The new regenerated clock signals must be in constant phase relationship with the passage of the flags, i.e. for example with the rising front time TB of the flag pulse in the way in which it has been determined. The synchronizing signals HS have the same frequency as the clock signals H and a phase relationship which is dependent on the value of control word Δφ.
An embodiment of the clocks is shown in FIG. 7. They comprise a conventional quartz voltage-controlled oscillator, provided with a phase lock loop with in series a frequency divider 41 by a given number N, a phase comparator 42 receiving at a first input the output of divider 41 and on a second input the signals VA from the flag detector 2 and a low-pass filter 43. The output frequency H of the oscillator is made dependent on a multiple N of the timing of the flags passing beneath the reading spot.
The oscillator described hereinbefore is more particularly applicable to the circuits illustrated in FIG. 4. When the circuits of FIG. 5 are used, the oscillator can be reduced to a simpler expression, because phase comparison is no longer necessary. Finally, a clock signal Hr with a frequency which is a multiple of the basic clock signal H can be generated on the basis of the latter with the aid of a frequency multiplier 44.
The phase correcting circuits 5 may also comprise a voltage-controlled oscillator, provided with a phase lock loop of the type described hereinbefore and which is frequency-controlled by clock signals H or a programmable delay line. The phase displacement on the flags is brought about with the aid of the control signal Δφ.
The present invention can be realized in numerous means for writing-reading on a data carrier in optical manner. For example FIG. 9 diagrammatically illustrates an apparatus for writing-reading on a carrier by the optical method in which the process of the present invention can be used. A disk 90 rotating in a plane XOY about an axis parallel to the third axis Z of the reference trihedron XYZ has on its upper face a layer of thermosensitive material in which the information is recorded along tracks 91. These tracks also have flags 92 associated with a specific code in the manner described hereinbefore. The useful digital data are recorded in preferably constant length areas 93 between these flags. The disk, which has a diameter of approximately 30 cm, is rotated and this rotary movement is imparted by a drive motor integral with the chassis of the optical read-write system. Typically the e.g. 40,000 tracks are recorded within a ring centred on the rotation axis and having a width equal to approximately 8 cm. The number of flags on the circular concentric tracks must be adequate to overcome parasitic phenomena linked with the nature of the carrier or the fluctuation of the rotation speed. Bearing in mind the information given hereinbefore, 3,500 flags are typically recorded.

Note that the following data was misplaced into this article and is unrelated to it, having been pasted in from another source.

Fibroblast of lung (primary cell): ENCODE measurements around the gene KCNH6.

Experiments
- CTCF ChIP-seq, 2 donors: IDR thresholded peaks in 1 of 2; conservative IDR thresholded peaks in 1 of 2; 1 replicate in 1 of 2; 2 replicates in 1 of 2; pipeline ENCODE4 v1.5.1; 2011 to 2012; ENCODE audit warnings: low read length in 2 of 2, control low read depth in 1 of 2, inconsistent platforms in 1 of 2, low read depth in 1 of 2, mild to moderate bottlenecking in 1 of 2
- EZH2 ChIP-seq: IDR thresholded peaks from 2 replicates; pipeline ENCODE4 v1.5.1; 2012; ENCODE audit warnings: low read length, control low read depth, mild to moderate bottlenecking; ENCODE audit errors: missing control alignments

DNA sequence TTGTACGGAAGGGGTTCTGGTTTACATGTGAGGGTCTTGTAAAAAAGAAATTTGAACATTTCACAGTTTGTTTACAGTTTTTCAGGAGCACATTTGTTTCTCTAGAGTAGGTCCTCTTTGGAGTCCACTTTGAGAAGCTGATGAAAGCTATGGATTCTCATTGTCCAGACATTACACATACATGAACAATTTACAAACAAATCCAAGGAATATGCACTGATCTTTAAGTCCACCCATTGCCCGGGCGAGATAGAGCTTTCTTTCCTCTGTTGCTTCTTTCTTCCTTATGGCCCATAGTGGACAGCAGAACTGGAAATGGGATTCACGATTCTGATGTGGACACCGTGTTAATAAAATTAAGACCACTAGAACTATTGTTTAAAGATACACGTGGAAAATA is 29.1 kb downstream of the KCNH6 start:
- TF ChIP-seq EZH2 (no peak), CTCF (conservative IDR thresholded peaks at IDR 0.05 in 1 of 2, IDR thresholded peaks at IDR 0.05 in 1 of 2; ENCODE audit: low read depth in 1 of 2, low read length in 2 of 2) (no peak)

In the embodiment of FIG. 9, the device giving access to a predetermined track on the disk comprises a fixed part having a not shown energy source generating a beam of parallel rays f and a movable part constituted by the actual read-write head. As is known, the latter comprises a microscope-type objective Ob, fixed to an electromagnetic coil B moving in the magnetic field of a not shown permanent magnet ensuring the vertical control of focusing and a galvanometer mirror M1 ensuring the radial control. The galvanometer mirror M1 moves about an axis Δφ parallel to axis OY of the reference trihedron, in such a way as to ensure the said radial control. Beam f is focused on a spot ta at a predetermined point on the disk on one of the aforementioned tracks 91. It is assumed here that the system is of the monobeam-monotrack type, i.e. a system in which the single beam f is alternately used for recording and reading, as well as for ensuring the radial following of the track and for focusing. This aspect falls outside the scope of the invention.
In order to detect the reading beam reflected by the disk, a semitransparent plate M2 is, for example, placed on the path of the single beam f. The beam reflected by the disk is then detected by the photodetector means D, which generates signal VL to signal processing circuits 94. The latter more particularly comprise the circuitry according to the invention, e.g. the device described relative to FIG. 7.
The invention is also compatible with read-write means using more than one beam, e.g. a reading beam and a writing beam. In more general terms, the invention is not limited to the embodiments described relative to FIGS. 4 to 9.
Among other advantages, the invention makes it possible to take advantage of the independence existing between the coding of digital data representing the information and the synchronization, together with obtaining greater independence from information losses due to reading blanks, generally known as drop-outs.
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|U.S. Classification||369/59.19, G9B/7.018, G9B/27.033, 360/41, 369/59.2, G9B/7.01, G9B/20.009, 360/39, G9B/20.045, G9B/27.025, G9B/27.027|
|International Classification||G11B7/00, G11B20/10, G11B7/0045, G11B27/30, G11B7/004, G11B7/005, G11B20/16, G11B27/19, G11B27/24|
|Cooperative Classification||G11B7/0045, G11B27/24, G11B20/16, G11B27/19, G11B27/3027, G11B7/005, G11B2220/20, G11B20/10|
|European Classification||G11B27/19, G11B20/10, G11B27/30C, G11B20/16, G11B7/005, G11B27/24, G11B7/0045|
|Sep 16, 1985||AS||Assignment|
Owner name: THOMSON-CSF, 173, B1. HAUSSMANN 75008 PARIS, FRANC
Free format text: ASSIGNMENT OF ASSIGNORS INTEREST.;ASSIGNORS:GERARD, JEAN-LOUIS;LEHUREAU, JEAN-CLAUDE;LORET, MARC;REEL/FRAME:004455/0471
Effective date: 19830224
Owner name: THOMSON-CSF,FRANCE
Free format text: ASSIGNMENT OF ASSIGNORS INTEREST;ASSIGNORS:GERARD, JEAN-LOUIS;LEHUREAU, JEAN-CLAUDE;LORET, MARC;REEL/FRAME:004455/0471
Effective date: 19830224
|Jun 13, 1989||FPAY||Fee payment|
Year of fee payment: 4
|Jun 21, 1993||FPAY||Fee payment|
Year of fee payment: 8
|Jun 23, 1997||FPAY||Fee payment|
Year of fee payment: 12